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Phillip Luswata writes play out of Sheebah Karungi’s sexual harassment saga

by Editorial Team
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Popular musician Sheebah Karungi made a cry for help in May 2022.  In a sombre video, the singer narrated how she had been sexually assaulted moments before a scheduled performance.

The distressed singer, however, did not mention the perpetrator’s name.  She however offered clues by saying he was one of those people you respect and call real role models that pretend on TV to look good and do good.

The Directorate of Criminal Investigations launched inquiries into the alleged indecent of assault against Sheebah after she formally made her complaint at CID headquarters.  

The play Shame on your hand will be staging next month. Courtesy Photo

While investigations are ongoing, Phillip Luswata, a theatrical icon, storyteller, performer, and teacher of theatre and film at Makerere University has written a play titled:  Shame on your Hand. It delves deeper into the matter even before police can pronounce its self  He spoke to The Kampala Sun about it.

Q:  What is the motivation behind the play ‘Shame on Your Hand’?

A: I am a keen believer in the opinion that theatre is made by those so disturbed that they have no words to self-express but to demonstrate in whichever other way available to them. For some time in the past, theatre in Uganda served this very necessary ingredient of ‘disturbance’.

More recently, unfortunately, the theatre we have consumed in has become simply exhibitionist at best and largely lacking in matter and motivation. Many chose to cease to participate in it, but this hasn’t taken away the disturbance in our heads.

My main motivation is to get back into the practice of shedding my disturbances and probably, in the process, motivate others to return. This should bring competitive theatre back into the hands of those who should hold it.

In May 2022, Sheebah Karungi came out and revealed that she had been indecently assaulted before a performance. File Photo.

Q: What is the relevance of the title ‘Shame on Your Hand’ in contemporary Kampala/World?

A: Be a man and see just how much your hand gets away with in Kampala. Recently my sister in Art, Sheebah Karungi, had an entitled fan shove his hand up (or down) her skirt as she prepared to perform for him. The toughest action a woman, with so grand a stature such as Sheebah, could take was to present it honestly to the court of popular opinion, and no further. Imagine how many ‘hands’ are doing similar and worse things to so many less powerful girls and women out there and getting away with it in the same way? Shame on those hands – I believe.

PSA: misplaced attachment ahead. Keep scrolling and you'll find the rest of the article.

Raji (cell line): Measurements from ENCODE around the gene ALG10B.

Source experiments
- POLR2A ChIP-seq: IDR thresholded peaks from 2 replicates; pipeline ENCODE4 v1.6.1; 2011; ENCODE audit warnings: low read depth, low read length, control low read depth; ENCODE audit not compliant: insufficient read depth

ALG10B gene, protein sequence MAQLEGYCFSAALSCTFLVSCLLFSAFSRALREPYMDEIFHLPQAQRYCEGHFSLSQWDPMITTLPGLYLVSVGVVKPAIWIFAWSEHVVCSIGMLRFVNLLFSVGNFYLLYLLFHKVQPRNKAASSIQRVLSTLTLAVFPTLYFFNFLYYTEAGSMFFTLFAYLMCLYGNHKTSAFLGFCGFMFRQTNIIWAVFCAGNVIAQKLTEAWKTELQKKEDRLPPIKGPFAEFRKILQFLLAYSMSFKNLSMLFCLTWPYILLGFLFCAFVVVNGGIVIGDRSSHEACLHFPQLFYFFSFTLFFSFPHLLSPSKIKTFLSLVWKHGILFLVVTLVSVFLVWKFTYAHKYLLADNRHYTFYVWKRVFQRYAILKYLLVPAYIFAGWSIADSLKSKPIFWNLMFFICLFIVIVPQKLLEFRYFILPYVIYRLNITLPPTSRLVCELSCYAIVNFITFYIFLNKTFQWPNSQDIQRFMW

Q: What are the main thematic concerns presented in this production?

A: My favourite line in this play answers this best. It is a line I picked up from my friend and committed theatre activist in Rwanda, Hope Azeda. The stories of women “aren’t always pretty and they don’t always end well. They hurt to tell and they hurt to hear. Yet we still tell them because we can see that beauty exists in both darkness and light.” These are the stories of women…

Q: Who is this play’s message targeting.

A: By design and content, this is a play that will appeal to an adult audience, but with strong crossover potential for adolescent girls who will recognize themselves in the challenges, upheavals and triumphs of the mostly youthful characters and actors. It specifically shouts out to men, who raise and court women, and the women who everyday experience what it means to be women in this world.

Q: What should the theatre lover get drawn towards?

A: We have invested ourselves into a total and honest theatrical experience. We present a youthful and energetic cast of women in a mix of dramatic expression, music and dance – ingredients that have been away for some time from our theatre.

The biggest pull, however, should be my collaboration with music scholar, composer and conductor, Branco Sekalegga. We will get to experience the result of collaborative art. I am also particularly proud of my partnership with youthful Sharon Atuhirwe as co-director of the show. She guarantees delivery of the feminine perspective of the story we present.

Q: When is it screening (Staging)?

‘Shame on you Hand’ will be staging first to an audience in Gulu on the evening of 12th of August 2022. The venue will be communicated. Being keen believers in the sanctity of the National Theatre stage, we choose to seek such community endorsement as we are in Gulu before the play stages at the National Theatre.

This will be from the evening of Friday 19th August through the afternoons and evenings of Saturday and Sunday 20th and 21st August 2022.

 As part of our Corporate Social Responsibility, the play will be made available to High School students and students of theatre and performance art on the afternoon (2.30 PM) of Friday 19th at a discounted rate.

To attract as wide social representation as possible over this short showing period, we plan to dedicate the 2 afternoon shows of Saturday and Sunday (2.30PM) to Luganda speaking audience with the same cast.

How much is entrance fee?

We do hope that the audience will be in a position to compensate the creative team a humble Sh30,000 for the experience and questions they will leave enriched with.

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